Sunday, 2 June 2013

Heavy Rains

Darebin Falcons sports ground fence; tide mark.
Mostly leaves.

On Friday night (May 31st) it rained and rained. It was the kind of downpour that leads one to wonder at the dryness of houses. It is pleasant to be within four walls listening to the wet and thunder outside.  The hammering rain lasted all night so naturally I woke yesterday morning thinking of nothing but the creek.

Usually the creek is only just visible from here.

At about 9.30am I ventured down in my wellies. It wasn’t cold, but was still gently drizzling. I wanted to see how much gutter runoff and storm water was flowing in the creek. Clearly it had reached its peak during the night and had receded well below the high water mark. The usual throng of purposeful creek goers (dog walkers, cyclists) was replaced by small groups of people milling about; quietly observing traces of the storm. Phones were quietly snapping and little children, tempted by the sea of water, hesitantly navigated its edges.

The Creek flows to the left of the power pylon.
The stillness was marked. People had come to stop and look. The creek had changed, suddenly and not forever it was high and fast flowing. This had happened while we slept. If we had come in the darkness, we would have heard and felt the water. Who would abandon the warmth of their bed and dry house to see the water level rise? But now, here we were, witnessing the mystery of the creek, transformed without human witness.

High water mark, 5.5m (South of Harding St Bridge).

But really, did it change itself? The way in which the creek floods in 2013 is so different to how it overflowed 200 years ago. The channel will (in parts) be deepened, rather than the wetness stretching out into swamps and wetlands. The dykes and ridges built to protect our homes stops the water moving where it once did, and the storm water drains and hard surfaces of our roads and footpaths sends as much water as it can straight to the creek. Have the platypus learnt to build their tunnels higher into the banks to avoid inundation in this new landscape? What other animals find this new fierce flow an impediment?

Water flowing over the path from Strettle Wetlands to the creek.
Polystyrene debris gathers and floats to the surface.
As the water continues to recede the rubbish and tree branches swept along will be revealed. The trees will display their new plastic adornments, all brushed and wrapped in a downstream sweep.

Friends of Merri Creek site, Poa brushed by the water.

Sunday, 7 April 2013

Now the dust has settled...

On finishing the walk we rushed to Adelaide for the wedding of the Millennium. I am back in Melbourne now and back to thinking about the walk.

Thank you everyone who helped make it happen so smoothly. *

Firstly I would like to thank Freya Mathews, whose book Journey to the Source of the Merri inspired me to also walk the Merri and to re-trace her steps of 13 years ago (albeit in the other direction). The book and subsequent conversation has been invaluable.

I would like to thank all the land owners who allowed us to walk through their properties. Describing an artwork before it is made, or trying to describe the processes involved in making art can be tricky. So I thank you all for trusting that what I was trying to explain was indeed what I was setting out to do.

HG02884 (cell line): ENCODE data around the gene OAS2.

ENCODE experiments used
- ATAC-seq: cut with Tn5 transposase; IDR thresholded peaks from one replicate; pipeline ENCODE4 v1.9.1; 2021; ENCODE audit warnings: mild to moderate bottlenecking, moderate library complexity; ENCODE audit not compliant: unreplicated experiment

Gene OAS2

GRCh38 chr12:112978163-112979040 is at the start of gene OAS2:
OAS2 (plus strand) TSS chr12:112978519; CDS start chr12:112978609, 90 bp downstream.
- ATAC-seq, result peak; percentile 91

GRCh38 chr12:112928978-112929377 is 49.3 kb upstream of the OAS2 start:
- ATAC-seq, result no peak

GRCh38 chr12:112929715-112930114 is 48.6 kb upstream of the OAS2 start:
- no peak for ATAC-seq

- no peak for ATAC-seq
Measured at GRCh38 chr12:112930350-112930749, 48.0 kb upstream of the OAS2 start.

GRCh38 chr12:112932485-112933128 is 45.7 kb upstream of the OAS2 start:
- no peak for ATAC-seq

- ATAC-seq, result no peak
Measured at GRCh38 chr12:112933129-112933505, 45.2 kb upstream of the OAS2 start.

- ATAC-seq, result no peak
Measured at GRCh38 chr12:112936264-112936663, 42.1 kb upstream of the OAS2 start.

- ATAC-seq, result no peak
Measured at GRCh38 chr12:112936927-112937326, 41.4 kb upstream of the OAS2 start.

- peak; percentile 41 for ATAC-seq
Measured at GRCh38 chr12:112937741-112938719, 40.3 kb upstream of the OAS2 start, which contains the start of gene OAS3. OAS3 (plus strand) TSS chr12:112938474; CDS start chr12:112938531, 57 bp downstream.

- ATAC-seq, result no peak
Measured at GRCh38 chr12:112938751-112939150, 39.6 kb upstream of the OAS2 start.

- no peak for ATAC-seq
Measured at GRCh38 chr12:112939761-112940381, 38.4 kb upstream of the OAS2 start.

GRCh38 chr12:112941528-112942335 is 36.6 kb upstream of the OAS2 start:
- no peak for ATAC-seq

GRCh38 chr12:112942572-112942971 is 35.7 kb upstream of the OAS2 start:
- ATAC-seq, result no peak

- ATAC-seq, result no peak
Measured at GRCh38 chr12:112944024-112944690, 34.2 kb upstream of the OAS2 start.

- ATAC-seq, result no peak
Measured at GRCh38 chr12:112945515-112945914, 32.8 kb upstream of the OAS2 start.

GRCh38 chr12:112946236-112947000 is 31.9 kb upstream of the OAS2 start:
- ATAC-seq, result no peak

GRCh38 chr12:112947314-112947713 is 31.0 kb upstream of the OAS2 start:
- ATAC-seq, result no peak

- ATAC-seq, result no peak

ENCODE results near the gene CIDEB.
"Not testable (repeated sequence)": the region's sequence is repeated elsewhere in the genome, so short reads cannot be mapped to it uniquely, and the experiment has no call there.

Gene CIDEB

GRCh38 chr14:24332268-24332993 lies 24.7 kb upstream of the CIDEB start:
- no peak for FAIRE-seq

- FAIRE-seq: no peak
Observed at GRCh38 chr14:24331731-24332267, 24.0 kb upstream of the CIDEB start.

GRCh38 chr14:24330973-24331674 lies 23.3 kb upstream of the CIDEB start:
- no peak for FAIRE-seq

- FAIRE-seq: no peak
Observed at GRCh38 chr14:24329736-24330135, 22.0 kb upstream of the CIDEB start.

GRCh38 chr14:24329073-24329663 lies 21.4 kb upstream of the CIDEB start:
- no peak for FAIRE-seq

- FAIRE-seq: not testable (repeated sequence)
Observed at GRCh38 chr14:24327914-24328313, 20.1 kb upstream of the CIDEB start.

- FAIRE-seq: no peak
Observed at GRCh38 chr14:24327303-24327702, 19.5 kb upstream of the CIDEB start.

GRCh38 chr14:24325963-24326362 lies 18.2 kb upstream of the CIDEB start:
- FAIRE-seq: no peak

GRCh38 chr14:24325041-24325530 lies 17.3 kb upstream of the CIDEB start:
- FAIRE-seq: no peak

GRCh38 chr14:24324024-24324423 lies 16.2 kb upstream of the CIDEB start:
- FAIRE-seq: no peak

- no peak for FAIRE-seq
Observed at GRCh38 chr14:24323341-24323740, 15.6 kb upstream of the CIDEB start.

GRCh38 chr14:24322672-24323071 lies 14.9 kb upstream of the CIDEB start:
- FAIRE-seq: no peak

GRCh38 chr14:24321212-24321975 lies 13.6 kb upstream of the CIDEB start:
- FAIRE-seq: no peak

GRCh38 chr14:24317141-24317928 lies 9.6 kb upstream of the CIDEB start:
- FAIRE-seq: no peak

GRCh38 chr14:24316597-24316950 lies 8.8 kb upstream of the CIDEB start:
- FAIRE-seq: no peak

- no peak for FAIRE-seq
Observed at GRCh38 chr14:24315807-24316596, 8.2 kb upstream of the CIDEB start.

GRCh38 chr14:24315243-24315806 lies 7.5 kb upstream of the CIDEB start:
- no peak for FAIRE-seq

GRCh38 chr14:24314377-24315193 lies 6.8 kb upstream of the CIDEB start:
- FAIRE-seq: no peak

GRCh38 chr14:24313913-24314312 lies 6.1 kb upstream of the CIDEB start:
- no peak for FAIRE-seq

I would also particularly like to thank everyone who let us stay over, or took the time to meet with me prior to the walk. In addition to the people listed below, thank you Melinda Hobson, for maps, cups of tea and advice!

Everyone at MCMC - especially Tony Faithfull, Luisa McMillan, Angela Foley, Brian Bainbridge, Katrina Roberg, Ray Radford and Ben North.

Thanks also go to the ANU School of Art: Patsy Payne, Raquel Ormella, Anne Brennan, Helen Ennis and John Pratt. And specially to Barbara McConchie, who maintained good humour and patience while hauling me over the line with all the official ANU paper work. Thanks Barb!

Finally I am most grateful to Vicki Penko who discussed riparian rights of way and the history of these laws in Victoria ad infinitum. Thanks Vicki, and soon we will have that coffee!!

Gil and Helen Berry - Keeper's of the Source, and magnificent raconteurs and hosts!
Michael Daunt
Barbara Brereton
The McDonalds
Ron and Family
Gaye and Family
Claudia and David and the Wallan Scouts
Ruth and Michael for a lovely lunch
Potential dye stuffs from Day One

Potential Dyestuffs collected on Day Two

Austral Bricks & 'Walnarring'
The Hauffe Family
Scott and Vic Barrow
Kate Looker (Bec and Woody!)

Katrina for walking and sharing her knowledge.

Greg Heffernan
Hannah Marriott (great sleepover and lovely heater!!)

Caroline Henbest, for opening our ears and being such a great sport.

Pine from Lockerbie, Day three Dyestuffs

mostly weeds

Mineral Springs, Macedonian Orthodox Church (Father Gavril)
Steve Copeland
Margaret and Richie Lloyd
The Glides
Charlie Bonavia
Margaret Walker and Pete the horse
Anna Topalidou, for fancy sandwiches and nimbleness
Zoe and Holly - you were there in spirit.

Prickly pear, charcoal, common reed etc.


Brendan Sullivan (Parks Victoria)
Lesley, for coping with prickles and rain.
Dave for the Cedar's Bakery lunch.

Pipeworks lopped trees, ready for homewares store and more

Dye stuffs, under the expert guidance of Ilka.
Brian and Colleen

Tony Birch (walker and lunch bringer)

Georgina for the best meat-balls EVER


Fellow walkers:
Roseanne Bartley
Ilka While
Jacqui Chan
Eliza, Aphra and Romola

DAVE for champagne & baklava

Everyone who joined us at the confluence.... thank you for coming

* Any omissions are purely my own human error, and I am very sorry. Others who have been fab: Mazza Frommer, my family and friends, and of course the Weichelt/Harding crew.... notching up all those km's on the Hume.